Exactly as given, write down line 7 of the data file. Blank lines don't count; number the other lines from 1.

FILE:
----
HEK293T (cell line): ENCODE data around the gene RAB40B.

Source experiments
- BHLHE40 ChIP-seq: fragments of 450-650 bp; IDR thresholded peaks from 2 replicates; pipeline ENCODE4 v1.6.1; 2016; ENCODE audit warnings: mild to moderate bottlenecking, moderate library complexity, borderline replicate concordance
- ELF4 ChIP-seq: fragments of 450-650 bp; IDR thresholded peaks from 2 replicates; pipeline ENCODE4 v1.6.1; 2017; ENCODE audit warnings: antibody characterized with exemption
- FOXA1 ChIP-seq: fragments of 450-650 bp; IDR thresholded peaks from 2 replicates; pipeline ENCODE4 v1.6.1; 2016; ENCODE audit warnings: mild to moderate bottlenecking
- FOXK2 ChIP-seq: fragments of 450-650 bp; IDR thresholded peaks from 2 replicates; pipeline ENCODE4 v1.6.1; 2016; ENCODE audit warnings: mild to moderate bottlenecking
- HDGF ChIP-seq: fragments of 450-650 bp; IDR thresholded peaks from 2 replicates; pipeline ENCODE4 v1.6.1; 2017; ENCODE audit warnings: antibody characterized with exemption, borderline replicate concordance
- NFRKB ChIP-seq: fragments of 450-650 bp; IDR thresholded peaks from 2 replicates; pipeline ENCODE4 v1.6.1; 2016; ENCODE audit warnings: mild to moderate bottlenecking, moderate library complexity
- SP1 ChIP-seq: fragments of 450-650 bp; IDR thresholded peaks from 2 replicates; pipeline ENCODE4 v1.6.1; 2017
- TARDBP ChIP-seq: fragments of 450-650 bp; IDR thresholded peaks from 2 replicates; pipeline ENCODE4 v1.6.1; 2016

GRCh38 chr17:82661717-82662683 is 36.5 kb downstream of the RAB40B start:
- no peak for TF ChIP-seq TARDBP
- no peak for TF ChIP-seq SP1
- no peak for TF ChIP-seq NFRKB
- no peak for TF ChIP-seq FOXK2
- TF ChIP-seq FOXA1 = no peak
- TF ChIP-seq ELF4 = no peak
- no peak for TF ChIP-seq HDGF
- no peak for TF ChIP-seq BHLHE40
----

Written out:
- HDGF ChIP-seq: fragments of 450-650 bp; IDR thresholded peaks from 2 replicates; pipeline ENCODE4 v1.6.1; 2017; ENCODE audit warnings: antibody characterized with exemption, borderline replicate concordance